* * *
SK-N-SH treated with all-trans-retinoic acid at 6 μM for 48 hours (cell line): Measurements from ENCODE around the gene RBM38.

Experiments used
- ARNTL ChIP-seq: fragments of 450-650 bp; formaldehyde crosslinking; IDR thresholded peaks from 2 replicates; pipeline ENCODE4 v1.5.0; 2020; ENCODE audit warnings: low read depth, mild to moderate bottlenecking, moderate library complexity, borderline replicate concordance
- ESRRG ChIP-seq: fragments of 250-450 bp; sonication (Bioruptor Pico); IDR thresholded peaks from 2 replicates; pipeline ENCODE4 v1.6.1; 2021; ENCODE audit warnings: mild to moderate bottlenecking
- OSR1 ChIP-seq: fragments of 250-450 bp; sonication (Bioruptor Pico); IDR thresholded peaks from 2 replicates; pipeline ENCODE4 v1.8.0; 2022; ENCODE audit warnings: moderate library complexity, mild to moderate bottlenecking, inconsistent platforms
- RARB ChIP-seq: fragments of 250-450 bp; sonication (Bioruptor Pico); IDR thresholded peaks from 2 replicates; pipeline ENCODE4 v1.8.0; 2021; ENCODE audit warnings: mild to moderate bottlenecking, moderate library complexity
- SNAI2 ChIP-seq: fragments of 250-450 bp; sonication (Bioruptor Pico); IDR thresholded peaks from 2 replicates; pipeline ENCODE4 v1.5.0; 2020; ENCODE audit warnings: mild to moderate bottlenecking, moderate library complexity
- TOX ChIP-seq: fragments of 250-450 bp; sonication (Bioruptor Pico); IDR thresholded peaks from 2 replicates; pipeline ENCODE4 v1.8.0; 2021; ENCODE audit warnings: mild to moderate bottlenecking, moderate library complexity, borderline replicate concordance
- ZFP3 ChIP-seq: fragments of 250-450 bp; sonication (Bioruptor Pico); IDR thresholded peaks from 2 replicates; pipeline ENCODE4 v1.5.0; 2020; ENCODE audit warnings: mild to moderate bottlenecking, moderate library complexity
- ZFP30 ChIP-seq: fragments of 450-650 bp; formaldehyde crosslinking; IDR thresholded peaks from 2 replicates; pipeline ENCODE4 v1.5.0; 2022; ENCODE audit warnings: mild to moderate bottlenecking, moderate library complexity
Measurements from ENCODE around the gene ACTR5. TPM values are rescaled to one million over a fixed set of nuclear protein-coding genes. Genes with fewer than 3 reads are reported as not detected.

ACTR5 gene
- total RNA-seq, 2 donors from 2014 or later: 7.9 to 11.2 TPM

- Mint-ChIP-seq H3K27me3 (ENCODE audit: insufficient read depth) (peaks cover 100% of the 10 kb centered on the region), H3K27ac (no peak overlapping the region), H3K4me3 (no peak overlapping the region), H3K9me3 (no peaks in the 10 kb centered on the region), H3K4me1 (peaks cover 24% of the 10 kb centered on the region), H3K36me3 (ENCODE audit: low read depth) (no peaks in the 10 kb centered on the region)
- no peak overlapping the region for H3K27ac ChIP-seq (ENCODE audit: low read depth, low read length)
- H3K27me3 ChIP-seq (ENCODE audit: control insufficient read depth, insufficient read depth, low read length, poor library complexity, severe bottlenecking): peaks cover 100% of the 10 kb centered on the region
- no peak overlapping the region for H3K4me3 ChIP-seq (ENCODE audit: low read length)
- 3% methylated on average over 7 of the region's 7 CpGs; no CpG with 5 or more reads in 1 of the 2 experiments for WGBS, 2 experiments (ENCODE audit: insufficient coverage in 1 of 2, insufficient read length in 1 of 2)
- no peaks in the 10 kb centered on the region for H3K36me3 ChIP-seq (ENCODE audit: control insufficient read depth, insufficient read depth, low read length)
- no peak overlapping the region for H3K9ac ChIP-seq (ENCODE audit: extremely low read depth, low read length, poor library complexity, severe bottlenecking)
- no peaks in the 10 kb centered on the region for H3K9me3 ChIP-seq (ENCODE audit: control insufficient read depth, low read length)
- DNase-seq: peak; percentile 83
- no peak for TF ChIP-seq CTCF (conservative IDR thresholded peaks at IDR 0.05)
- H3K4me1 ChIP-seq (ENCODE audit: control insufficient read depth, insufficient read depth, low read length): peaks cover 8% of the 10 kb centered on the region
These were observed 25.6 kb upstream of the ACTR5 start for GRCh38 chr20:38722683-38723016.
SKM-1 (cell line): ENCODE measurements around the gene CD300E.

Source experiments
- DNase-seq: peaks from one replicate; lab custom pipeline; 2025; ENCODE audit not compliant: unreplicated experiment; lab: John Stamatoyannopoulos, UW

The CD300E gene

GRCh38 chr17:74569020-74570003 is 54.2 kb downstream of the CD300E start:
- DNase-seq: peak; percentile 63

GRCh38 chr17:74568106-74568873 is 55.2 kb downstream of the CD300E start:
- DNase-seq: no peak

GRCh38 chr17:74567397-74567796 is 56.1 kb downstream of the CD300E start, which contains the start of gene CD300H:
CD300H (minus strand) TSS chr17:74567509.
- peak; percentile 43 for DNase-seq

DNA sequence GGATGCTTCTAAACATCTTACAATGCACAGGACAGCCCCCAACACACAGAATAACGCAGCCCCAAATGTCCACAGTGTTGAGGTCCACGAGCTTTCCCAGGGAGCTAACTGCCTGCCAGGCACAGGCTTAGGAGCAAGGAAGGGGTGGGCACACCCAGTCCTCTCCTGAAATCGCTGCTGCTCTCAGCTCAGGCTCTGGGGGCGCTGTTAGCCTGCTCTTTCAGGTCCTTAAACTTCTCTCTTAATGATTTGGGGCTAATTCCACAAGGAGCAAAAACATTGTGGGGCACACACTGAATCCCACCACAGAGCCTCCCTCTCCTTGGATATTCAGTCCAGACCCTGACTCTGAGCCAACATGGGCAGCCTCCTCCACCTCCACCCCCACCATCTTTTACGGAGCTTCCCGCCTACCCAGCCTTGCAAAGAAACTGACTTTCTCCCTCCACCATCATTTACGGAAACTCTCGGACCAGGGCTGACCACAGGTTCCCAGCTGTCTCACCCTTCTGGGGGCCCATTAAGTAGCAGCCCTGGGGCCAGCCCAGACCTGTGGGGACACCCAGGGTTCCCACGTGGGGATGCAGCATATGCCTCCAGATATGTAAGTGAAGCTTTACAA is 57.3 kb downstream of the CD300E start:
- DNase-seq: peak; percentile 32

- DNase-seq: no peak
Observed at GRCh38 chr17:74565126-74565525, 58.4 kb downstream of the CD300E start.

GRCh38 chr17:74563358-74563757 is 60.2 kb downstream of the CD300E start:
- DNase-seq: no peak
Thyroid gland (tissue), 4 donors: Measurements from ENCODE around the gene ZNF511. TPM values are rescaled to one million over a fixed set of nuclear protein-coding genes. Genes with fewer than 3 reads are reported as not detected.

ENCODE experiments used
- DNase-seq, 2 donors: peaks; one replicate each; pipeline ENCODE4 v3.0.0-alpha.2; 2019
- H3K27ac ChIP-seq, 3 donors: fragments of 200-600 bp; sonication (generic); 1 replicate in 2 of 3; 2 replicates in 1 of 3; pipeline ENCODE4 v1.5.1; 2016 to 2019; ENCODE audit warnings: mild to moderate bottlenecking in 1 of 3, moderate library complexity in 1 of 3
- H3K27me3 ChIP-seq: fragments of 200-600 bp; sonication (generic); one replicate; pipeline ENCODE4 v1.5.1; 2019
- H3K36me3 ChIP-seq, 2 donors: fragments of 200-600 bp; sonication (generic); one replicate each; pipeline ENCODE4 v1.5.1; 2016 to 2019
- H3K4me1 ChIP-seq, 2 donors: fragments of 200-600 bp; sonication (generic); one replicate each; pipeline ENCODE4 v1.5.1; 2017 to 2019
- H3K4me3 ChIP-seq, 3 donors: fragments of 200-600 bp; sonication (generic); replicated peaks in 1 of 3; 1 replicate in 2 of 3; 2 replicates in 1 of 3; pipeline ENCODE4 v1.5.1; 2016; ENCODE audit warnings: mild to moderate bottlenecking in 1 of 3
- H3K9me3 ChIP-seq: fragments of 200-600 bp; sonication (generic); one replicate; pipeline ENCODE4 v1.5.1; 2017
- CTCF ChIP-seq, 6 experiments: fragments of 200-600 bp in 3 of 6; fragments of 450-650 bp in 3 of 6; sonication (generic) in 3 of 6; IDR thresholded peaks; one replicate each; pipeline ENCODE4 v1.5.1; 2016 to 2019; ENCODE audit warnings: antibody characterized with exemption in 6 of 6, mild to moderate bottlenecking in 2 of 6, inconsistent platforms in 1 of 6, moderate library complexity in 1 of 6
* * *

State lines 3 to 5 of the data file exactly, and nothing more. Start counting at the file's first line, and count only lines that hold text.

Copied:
- ARNTL ChIP-seq: fragments of 450-650 bp; formaldehyde crosslinking; IDR thresholded peaks from 2 replicates; pipeline ENCODE4 v1.5.0; 2020; ENCODE audit warnings: low read depth, mild to moderate bottlenecking, moderate library complexity, borderline replicate concordance
- ESRRG ChIP-seq: fragments of 250-450 bp; sonication (Bioruptor Pico); IDR thresholded peaks from 2 replicates; pipeline ENCODE4 v1.6.1; 2021; ENCODE audit warnings: mild to moderate bottlenecking
- OSR1 ChIP-seq: fragments of 250-450 bp; sonication (Bioruptor Pico); IDR thresholded peaks from 2 replicates; pipeline ENCODE4 v1.8.0; 2022; ENCODE audit warnings: moderate library complexity, mild to moderate bottlenecking, inconsistent platforms